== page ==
After six years, VTCC opened as an acute care child and adolescent psychiatric hospital in 1962, operated by the Virginia Department of Behavioral Health and Developmental Services from 1962 until 1991. It then became the Division of Child and Adolescent Psychiatry of the Department of Psychiatry, Virginia Commonwealth University (VCU)Medical Center.
In 2008, the Virginia Treatment Center for Children brought together child mental health providers, family support organizations, and other key stakeholders in the child mental health community. This group assessed the unmet needs in the Greater Richmond area and developed a strategy for improving access to mental health services and supports for children and their families. Out of the needs identified by this group, the Children’s Mental Health Resource Center (CMHRC) was born.
The CMHRC addresses the issues of :
· The number of young people and their families struggling with mental health issues and unable to identify or access appropriate services in a timely manner
· The difficulty in navigating the current child mental health system
· The lack of resources and training to provide programs that operate using “evidence-based practices”
· The lack of integration between children’s mental health and primary health care
Challenges can be addressed through your efforts. Private giving is needed to fund the education and consultation to pediatricians, especially since these services are not reimbursed by insurance companies or other public plans (Medicare, Medicaid). Volunteers help us to identify new resources and outreach to communities. Your contacts help us to reach out to new partners so they are aware of the services offered through VTCC and the Children’s Mental Health Resource Center.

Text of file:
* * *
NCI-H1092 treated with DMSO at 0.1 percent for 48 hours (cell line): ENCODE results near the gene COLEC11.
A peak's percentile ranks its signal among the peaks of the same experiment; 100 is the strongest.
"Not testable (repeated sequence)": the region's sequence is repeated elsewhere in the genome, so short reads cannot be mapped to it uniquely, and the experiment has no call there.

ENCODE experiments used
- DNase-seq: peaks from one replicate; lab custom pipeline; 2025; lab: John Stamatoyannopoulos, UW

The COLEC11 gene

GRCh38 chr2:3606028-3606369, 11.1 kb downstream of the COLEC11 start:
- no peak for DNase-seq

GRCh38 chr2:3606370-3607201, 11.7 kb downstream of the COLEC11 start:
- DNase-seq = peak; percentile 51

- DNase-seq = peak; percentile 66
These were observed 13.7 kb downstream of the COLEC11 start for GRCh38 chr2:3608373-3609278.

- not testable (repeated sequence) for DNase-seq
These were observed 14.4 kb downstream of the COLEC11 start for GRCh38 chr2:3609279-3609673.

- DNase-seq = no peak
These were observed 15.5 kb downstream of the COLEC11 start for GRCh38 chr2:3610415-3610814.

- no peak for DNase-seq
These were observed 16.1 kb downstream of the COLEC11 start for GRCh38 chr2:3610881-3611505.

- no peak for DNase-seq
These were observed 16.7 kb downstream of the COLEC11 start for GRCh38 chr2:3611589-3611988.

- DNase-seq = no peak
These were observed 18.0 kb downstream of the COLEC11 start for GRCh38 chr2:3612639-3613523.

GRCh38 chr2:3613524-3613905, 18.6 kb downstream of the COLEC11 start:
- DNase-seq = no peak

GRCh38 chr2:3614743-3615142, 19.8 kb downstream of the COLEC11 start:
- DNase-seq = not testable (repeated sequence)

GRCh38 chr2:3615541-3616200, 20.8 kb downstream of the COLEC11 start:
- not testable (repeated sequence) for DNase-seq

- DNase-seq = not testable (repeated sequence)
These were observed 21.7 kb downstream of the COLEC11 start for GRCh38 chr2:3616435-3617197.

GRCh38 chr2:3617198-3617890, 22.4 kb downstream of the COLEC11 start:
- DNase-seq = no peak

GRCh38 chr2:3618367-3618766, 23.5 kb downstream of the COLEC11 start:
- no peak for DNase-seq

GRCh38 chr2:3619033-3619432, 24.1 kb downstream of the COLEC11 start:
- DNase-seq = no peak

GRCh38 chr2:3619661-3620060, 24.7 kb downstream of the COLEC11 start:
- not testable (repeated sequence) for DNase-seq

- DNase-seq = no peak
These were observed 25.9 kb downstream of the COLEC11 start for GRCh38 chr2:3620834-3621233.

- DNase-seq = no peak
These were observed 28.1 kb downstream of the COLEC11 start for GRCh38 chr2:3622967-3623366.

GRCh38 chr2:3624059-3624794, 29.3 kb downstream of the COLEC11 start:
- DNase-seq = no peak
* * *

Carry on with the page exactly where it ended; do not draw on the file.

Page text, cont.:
Child and Adolescent Mental Health in Virginia
The chronic underfunding of child, adolescent and family mental health services, and a related undersupply of specialized clinicians creates a scarcity of children's mental health services around the Commonwealth.
There is little doubt that the state of mental health for children in Virginia - and across the nation - is appalling. But one organization is taking the lead in addressing this critical shortfall – The Virginia Treatment Center for Children at VCU Medical Center .
Bob Cohen’s deep commitment and passion that have been the hallmarks of his career make him unwilling to consider retirement. Instead, he says he is “repositioning” himself to stay involved in the work he loves, but also make time for other things.
Cohen’s career began as a psychology doctoral candidate in New York, looking for a way to use what he was studying and apply it at the community or organizational level. “I wanted to reach more than just one person at a time,” Cohen explains. This desire landed him first as the director of the Institute for Community Psychology at Syracuse, then as an Associate Commissioner in the New York State Office of Mental Health, and ultimately at VCU, where he is now Executive Director of the VTCC and a key player in the development of the fledgling Children’s Mental Health Resource Center.
Although he shies away from using the term “legacy,” Cohen acknowledges that he has a long list of accomplishments since coming to the VTCC in 1984. When asked about it, he mentions his role in developing a blueprint for a comprehensive mental health system in Virginia, the fulfilling relationships he has had with his colleagues and children, and developing the VTCC as an exemplary treatment center, but ultimately it is his creativity and collaboration that he cites as his greatest achievements. “What I feel proud about has been our ability to collectively understand where we are and look ahead to where we are going, and working together to create good policies and treatments that will anticipate those needs,” says Cohen.
This summer, Dr. Cohen was informed that the Virginia Healthcare Foundation and the Richmond Memorial Health Foundation will fund nearly $500,000 in start up costs to open the CMHRC! We want to thank these foundations, and the Jenkins and Jackson Foundations, for realizing the importance of comprehensive mental health care for Virginia’s children.
Indirect Public Support HelpIndirect public support represents revenue received through solicitation campaigns. This includes funding United Way and other federated fundraising organizations, but does not include donor designated contributions.
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